Wednesday, May 27, 2009

Leftover Maven: Mung Bean Thread Noodle Soup



What to do with leftovers on a rainy Wednesday? Make Asian soup with mung bean thread noodles, also called cellophane noodles, in about ten minutes.

I used leftover pork spareribs, rotisserie chicken, and asparagus from the phyllo-wrapped asparagus I had made, but you can use assorted meats, seafod, and/or veggies that you happen to have in your fridge.

Cellophane noodles are best prepared by soaking them in warm to hot water for ten to fifteen minutes (see note below). You can also cut them with scissors to make the strands shorter and easier to eat. When the noodles are ready, their color will go from white to translucent, and when you taste a strand, it will be al dente. Continue with the rest of your recipe. In this case, add the noodles to chicken or vegetable broth flavored with soy sauce or fish sauce (patis), add your leftover meats and veggies, and you have a filling, low-calorie soup.

Why wouldn't you skip the soaking step and just boil the cellophane noodles in the broth? You can do that, but you have to watch them. If they overcook, they will dissolve into a gelatinous mess. I prefer to soak them and then add them to the broth. While they're soaking, I add a couple dried shiitake mushrooms since they have to soak in hot water too as they are a great addition to the soup.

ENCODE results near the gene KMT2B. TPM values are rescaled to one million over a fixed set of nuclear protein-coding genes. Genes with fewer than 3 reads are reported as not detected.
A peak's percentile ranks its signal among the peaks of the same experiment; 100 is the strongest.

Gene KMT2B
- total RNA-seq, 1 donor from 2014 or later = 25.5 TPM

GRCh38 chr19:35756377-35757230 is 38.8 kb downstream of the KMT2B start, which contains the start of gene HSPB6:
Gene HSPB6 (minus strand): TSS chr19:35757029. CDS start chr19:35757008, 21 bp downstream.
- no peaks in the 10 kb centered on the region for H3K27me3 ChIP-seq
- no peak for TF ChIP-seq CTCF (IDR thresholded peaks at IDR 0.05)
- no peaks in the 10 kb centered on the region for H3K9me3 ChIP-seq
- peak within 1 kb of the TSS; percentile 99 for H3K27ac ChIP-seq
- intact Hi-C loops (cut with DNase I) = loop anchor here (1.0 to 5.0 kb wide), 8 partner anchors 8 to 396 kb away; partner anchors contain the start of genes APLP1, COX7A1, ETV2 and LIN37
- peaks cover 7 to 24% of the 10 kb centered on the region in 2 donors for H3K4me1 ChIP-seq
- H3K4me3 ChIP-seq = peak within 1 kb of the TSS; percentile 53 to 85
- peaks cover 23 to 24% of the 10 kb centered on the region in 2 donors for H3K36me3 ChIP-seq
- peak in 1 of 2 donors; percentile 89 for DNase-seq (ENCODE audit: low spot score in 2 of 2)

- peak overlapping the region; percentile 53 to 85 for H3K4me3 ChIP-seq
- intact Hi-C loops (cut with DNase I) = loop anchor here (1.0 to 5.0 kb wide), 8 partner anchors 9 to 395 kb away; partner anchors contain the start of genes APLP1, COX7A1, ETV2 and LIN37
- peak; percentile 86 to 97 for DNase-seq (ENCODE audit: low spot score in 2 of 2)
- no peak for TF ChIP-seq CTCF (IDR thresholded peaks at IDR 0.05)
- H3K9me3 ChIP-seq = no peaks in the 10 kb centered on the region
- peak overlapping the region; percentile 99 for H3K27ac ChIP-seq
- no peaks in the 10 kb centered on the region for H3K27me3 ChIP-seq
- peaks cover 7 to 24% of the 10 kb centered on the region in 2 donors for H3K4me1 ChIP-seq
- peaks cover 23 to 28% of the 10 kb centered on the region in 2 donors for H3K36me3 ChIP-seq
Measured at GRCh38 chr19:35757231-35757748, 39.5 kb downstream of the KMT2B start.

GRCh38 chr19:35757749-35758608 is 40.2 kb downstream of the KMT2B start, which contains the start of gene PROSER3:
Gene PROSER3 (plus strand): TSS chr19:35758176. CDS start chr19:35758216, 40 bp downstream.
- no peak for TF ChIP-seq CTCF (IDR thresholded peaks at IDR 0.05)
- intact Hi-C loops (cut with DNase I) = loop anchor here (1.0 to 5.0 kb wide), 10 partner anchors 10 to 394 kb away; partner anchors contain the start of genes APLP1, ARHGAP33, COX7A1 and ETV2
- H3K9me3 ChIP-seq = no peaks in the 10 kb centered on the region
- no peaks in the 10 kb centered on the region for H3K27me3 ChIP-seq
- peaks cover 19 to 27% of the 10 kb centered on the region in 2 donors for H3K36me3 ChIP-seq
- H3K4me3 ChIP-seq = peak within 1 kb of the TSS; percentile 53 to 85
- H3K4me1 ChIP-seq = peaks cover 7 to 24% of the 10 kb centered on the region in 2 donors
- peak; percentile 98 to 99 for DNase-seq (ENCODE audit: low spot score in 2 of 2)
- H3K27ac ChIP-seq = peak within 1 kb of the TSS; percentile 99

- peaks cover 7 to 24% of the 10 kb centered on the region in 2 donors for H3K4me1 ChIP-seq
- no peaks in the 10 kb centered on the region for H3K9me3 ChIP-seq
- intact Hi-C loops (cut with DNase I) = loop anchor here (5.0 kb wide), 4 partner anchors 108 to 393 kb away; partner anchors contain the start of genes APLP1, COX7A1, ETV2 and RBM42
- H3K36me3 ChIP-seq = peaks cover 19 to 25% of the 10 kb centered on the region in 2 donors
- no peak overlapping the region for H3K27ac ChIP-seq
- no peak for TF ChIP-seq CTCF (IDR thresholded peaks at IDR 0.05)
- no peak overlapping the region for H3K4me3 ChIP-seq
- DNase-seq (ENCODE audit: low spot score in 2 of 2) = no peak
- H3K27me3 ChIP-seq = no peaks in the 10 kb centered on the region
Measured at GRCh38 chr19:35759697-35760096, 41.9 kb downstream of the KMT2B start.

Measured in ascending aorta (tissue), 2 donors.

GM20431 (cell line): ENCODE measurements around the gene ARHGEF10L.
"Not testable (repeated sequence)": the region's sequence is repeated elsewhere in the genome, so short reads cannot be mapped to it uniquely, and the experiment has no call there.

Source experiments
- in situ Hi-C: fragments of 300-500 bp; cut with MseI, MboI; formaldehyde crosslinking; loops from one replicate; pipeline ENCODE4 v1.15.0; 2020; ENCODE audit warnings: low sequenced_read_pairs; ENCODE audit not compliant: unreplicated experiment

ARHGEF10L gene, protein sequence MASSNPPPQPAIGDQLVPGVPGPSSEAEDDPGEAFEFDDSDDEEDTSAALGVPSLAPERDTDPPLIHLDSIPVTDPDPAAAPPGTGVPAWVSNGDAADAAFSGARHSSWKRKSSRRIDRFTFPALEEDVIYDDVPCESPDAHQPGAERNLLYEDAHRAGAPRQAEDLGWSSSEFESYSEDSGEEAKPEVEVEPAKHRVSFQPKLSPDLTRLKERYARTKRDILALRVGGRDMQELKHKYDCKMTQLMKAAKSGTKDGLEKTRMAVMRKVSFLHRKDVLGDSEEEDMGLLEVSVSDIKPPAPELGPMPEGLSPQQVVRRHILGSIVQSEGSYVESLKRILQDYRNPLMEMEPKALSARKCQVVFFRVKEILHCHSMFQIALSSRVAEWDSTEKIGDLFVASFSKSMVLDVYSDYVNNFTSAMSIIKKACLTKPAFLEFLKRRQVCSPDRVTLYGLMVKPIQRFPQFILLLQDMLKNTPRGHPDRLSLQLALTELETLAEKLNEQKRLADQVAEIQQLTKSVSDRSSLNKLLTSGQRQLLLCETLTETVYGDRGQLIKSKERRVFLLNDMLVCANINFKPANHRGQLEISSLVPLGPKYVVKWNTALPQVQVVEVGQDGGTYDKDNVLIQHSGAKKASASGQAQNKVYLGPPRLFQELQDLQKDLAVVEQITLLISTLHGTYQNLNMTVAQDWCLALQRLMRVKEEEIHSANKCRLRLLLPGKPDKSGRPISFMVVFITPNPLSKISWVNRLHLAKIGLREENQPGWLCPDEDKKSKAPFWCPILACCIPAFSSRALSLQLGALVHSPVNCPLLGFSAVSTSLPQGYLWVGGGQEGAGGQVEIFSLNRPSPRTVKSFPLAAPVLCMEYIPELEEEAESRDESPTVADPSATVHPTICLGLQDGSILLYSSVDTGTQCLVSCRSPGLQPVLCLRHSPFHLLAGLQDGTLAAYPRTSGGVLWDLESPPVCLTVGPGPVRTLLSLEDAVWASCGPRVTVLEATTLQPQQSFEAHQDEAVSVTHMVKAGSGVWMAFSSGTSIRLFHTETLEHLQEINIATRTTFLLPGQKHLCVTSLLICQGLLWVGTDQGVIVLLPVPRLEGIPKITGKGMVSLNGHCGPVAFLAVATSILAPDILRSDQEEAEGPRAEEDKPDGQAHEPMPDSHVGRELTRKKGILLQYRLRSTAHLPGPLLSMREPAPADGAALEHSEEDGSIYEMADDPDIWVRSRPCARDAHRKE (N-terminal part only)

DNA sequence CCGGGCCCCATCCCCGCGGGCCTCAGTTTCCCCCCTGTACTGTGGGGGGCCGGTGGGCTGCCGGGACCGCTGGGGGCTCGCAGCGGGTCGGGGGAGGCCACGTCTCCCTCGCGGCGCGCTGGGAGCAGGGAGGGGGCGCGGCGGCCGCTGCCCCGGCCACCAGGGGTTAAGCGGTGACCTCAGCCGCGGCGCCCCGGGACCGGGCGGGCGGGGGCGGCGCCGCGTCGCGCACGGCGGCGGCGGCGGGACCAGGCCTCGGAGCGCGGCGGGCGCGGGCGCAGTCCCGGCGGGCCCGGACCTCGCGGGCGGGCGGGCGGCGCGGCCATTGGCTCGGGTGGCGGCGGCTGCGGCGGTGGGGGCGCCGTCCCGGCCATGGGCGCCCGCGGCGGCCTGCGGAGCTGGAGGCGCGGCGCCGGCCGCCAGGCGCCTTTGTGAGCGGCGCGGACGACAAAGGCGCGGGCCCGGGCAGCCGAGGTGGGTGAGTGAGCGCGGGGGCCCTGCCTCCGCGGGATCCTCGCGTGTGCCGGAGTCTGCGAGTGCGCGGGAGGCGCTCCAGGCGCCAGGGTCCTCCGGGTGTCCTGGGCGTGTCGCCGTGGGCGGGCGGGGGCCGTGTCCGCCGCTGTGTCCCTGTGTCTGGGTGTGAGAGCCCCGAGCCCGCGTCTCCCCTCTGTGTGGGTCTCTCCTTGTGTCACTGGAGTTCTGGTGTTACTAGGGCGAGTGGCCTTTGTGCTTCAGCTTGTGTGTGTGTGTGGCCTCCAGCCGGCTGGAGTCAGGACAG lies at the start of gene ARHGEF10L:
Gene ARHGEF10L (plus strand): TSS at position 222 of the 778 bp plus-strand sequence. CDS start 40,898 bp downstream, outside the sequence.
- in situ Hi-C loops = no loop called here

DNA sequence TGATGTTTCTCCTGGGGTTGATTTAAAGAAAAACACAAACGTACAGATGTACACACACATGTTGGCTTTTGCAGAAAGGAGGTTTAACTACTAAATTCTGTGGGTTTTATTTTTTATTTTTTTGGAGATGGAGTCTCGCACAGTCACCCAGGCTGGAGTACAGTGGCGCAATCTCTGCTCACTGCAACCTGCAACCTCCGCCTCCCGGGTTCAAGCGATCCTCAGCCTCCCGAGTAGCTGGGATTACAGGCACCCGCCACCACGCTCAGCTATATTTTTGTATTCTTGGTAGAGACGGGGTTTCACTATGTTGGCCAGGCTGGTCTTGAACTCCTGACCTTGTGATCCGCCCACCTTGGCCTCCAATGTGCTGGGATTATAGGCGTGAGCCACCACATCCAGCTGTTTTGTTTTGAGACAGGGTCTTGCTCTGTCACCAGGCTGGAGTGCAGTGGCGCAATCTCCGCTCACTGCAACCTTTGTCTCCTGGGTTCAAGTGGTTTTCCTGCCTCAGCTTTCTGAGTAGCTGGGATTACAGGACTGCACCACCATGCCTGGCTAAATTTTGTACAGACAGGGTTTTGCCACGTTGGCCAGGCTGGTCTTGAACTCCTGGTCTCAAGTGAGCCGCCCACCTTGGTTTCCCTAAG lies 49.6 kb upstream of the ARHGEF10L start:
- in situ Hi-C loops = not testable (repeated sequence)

Here's a great description of what temperature water you soak the noodles in depending on the use from thaitable.com:
Soak in hot, warm or cold water (depending on what you are making) before cooking. The hotter the water, the more water the noodles soak up and the softer they become and the stickier the outside surface. This leads to some rules of thumb about what kind of dish takes what kind of soaking. For casserole type dishes (where the water in the noodles can get baked out) soak in hot water. For re-cooked dishes, like Thai spring rolls, use warm water. For stir fried noodles, soak in cold water otherwise the noodles will be overly sticky. The noodles are done soaking when they become opaque and are soft (like cooked spaghetti). After the noodles are cooked they will become clear. Quality noodles should not keep on expanding if soaked in water or soup for a long time.

Serves 1

1 small 40 gram packet of mung bean thread noodles (usually comes in a larger bag with multiple mini-packages of the noodles)
leftover rotisserie chicken, shredded
leftover pork spare ribs, shredded

leftover asparagus, cut in 1 inch pieces
shredded carrots
2 dried shiitake mushrooms, soaked until soft and thinly sliced
chicken broth
soy sauce or patis (fish sauce)
thinly sliced scallions
ginger, grated
sesame oil

sliced lemon
shichimi togarashi (Japanese red pepper mix)

Fill a bowl with hot water and add the cellophane noodles to soften.

Bring a couple cups of chicken broth in a small saucepan to a low boil. In the meantime, prepare the meat and veggies you want to add to the soup.

When the chicken broth is simmering, add shredded carrots so they can cook through (a few minutes). Add a little soy sauce or patis (fish sauce) and grated ginger to taste.

When the noodles are ready, add them and the rest of the veggies to warm through. Top with scallions, a little sesame oil, and sprinkle with shichimi togarashi if you like it a little spicy. Squeeze a little lemon on the noodles if you like that too.